Today I write to valourise Professor Ngugi wa Thiong’o, Kenya’s greatest literary artist — alive or dead. But Prof wa Thiong’o isn’t just a Kenyan icon. No — he’s one of Africa’s most accomplished writers. I can think of only two other Africans in his rarefied league — the Nigerian Nobel laureate Wole Soyinka and his incomparable countryman, the late Chinua Achebe. In my view, they are the Magnificent Three — no argument.
They rank among the very select few who’ve transformed our world through literature. I could as well have titled this column An Open Letter to the Nobel Committee. That’s because I — and the literary world — can’t understand why Prof Thiong’o hasn’t been awarded the Nobel Prize in Literature.
I am not accusing the Nobel Committee of racism, but the number of black people to win the Nobel in any category is paltry — 14, if you count the late Egyptian president Anwar Sadat as black. Prof Ralph Bunche, the Howard University political scientist-cum-diplomat, was the first black person ever to win a Nobel in any category when he was awarded the Peace Prize in 1950.
South Africa’s Albert Luthuli was the first black African winner when he received the Nobel Peace Prize in 1960. Author Toni Morrison made history as the first black woman to win with a Nobel in Literature in 1993. Environmentalist Wangari Maathai broke the barrier for black African women with the Peace Prize in 2004.
I would remiss not to mention that the late great South African author Nadine Gordimer, who is white, won the Nobel Prize for Literature in 1991. Mr Soyinka became the first African to win the Nobel Prize in Literature in 1986. But my pique is with the Nobel Committee for overlooking Prof Thiong’o for reasons I can’t fathom. This isn’t to take away from any other laureates. Nyet — I am not diminishing any winner who’s come before Prof Thiong’o. I will hazard this educated guess — I don’t think you will find many Nobel-calibre authors who’ve travelled the torturous and epic journey that Prof Thiong’o has trodden to get where he is today. In my view, there’s none.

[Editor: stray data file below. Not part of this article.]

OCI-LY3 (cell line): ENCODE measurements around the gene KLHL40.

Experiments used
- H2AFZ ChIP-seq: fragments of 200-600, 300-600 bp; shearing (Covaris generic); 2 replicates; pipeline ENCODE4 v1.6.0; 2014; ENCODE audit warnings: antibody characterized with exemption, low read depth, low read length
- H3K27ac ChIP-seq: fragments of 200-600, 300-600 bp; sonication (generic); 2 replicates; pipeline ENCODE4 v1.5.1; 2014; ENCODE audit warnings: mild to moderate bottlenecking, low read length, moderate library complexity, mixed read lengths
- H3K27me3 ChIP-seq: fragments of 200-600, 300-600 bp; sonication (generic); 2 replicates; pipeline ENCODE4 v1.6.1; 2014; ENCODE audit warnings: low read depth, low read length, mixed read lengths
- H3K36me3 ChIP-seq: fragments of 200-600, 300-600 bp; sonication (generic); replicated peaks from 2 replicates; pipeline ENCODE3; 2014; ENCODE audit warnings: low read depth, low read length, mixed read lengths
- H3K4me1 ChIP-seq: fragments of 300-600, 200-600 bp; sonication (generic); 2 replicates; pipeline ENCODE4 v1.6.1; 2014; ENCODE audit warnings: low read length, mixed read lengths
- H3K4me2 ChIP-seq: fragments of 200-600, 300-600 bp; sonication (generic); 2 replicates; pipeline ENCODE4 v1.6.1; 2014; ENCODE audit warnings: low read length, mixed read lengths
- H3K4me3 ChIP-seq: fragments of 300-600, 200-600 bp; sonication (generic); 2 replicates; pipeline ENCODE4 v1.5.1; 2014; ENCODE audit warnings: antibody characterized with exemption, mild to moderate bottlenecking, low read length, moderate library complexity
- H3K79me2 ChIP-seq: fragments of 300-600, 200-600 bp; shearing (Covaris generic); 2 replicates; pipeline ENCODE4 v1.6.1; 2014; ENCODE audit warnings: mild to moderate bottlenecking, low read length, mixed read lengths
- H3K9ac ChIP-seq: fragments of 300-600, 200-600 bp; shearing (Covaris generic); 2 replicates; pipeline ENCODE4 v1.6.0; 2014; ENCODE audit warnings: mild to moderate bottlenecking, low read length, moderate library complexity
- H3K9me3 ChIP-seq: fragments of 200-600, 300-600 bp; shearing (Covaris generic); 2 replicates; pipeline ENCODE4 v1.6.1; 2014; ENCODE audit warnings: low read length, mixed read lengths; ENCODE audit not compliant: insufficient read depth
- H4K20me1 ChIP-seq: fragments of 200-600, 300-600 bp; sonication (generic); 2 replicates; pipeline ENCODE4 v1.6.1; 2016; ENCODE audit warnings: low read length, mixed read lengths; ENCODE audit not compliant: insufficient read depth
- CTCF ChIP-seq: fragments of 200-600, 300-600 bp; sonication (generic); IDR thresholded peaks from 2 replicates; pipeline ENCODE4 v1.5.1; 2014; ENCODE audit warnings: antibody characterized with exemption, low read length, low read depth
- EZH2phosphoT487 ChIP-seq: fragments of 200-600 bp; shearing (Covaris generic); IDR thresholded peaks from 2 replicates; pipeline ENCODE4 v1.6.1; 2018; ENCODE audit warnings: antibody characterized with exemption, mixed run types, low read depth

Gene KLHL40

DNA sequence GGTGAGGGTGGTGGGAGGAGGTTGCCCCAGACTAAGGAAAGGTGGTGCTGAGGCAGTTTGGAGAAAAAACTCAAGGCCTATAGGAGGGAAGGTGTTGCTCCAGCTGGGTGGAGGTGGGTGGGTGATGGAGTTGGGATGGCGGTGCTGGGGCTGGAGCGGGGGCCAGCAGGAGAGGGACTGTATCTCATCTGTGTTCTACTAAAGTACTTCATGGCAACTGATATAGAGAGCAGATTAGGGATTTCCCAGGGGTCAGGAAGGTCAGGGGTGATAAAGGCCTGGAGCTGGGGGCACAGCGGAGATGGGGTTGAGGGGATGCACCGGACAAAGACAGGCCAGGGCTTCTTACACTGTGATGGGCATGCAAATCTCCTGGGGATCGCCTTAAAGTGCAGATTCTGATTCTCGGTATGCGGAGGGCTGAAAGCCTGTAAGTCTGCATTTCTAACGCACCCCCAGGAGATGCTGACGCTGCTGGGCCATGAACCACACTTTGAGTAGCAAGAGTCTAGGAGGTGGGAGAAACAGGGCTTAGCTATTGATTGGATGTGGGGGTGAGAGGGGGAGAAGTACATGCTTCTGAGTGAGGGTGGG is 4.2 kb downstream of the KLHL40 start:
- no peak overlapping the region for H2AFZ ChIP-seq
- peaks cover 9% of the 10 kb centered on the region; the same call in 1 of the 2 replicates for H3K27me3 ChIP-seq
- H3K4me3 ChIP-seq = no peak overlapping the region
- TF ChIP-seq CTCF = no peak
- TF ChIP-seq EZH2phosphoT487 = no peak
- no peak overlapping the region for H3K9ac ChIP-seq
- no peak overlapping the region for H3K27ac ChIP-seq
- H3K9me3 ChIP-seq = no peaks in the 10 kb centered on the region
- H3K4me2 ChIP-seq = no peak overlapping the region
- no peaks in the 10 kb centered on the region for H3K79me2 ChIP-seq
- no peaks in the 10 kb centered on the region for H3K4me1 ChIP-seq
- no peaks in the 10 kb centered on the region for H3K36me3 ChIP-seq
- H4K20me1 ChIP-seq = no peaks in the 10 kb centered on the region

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Let’s go down memory lane. Prof Thiong’o was born in Kamirithu in present-day Kiambu County. But that’s not what’s important. He was born in an apartheid state — the Colony of Kenya. He wasn’t even a first, second, or third-class citizen. He was a subject of the British Empire, not a citizen. Yet —this man from humble roots — managed to graduate from Makerere University in 1963 with a BA in English. That was before Kenya’s independence on December 12 of that year. Here’s another nugget — The Black Hermit, his play, was produced in Kampala in 1962. His first novel, the unforgettable Weep Not, Child, was published in 1964. From then, he’s unleashed a torrent of world literature.
If that’s not pure resilience and genius of the human spirit, then I don’t know what is. How likely is it that a child born of humble origins in a racist state — where his humanity didn’t count — could publish such works before he was 27? The rest is history, as they say. The River Between came in 1965 and A Grain of Wheat in 1967.
Soon the man known as James Ngugi rejected that colonialist name for his native Ngugi wa Thiong’o. He started to write in his native Gikuyu and Kiswahili. Prof Thiong’o, then a professor at the University of Nairobi, had become a Fanonist-Marxist revolutionary. In 1976, he founded Kamirithu Community and Education Cultural Centre.
It was Kamirithu and Prof Thiong’o’s patriotic Left politics that put him at loggerheads with the conservative Kenyatta state. His 1977 play Ngaahika Ndeenda [I will Marry When I Want] was the last straw. He was thrown into Kamiti Maximum Prison where he wrote a masterpiece, Caitaani Mutharaba-Ini [Devil on the Cross] on toilet issue. He was released after an international outcry but denied his job at the University of Nairobi which forced him into exile. He didn’t return to Kenya until NARC ousted KANU from power. He wrote prodigiously while in exile and settled into New York University as the Erich Maria Remarque Chair in Literature. He’s been honoured the world over by leading universities, except in his native Kenya.
Prof Thiong’o is now Distinguished Professor at the University of California-Irvine. His towering literary contributions span six decades. Some, like Decolonizing the Mind, Petals of Blood, and Wizard of the Crow, are etched in history.
His return to writing in Gikuyu is most courageous. He’s defied an imperialist mindset to save Gikuyu — an African language — and give it literary chops. I can’t think of another writer of his stature who’s done that. His acclaimed and commanding literary works and his insightful rendition of the African spirit deserve the Nobel.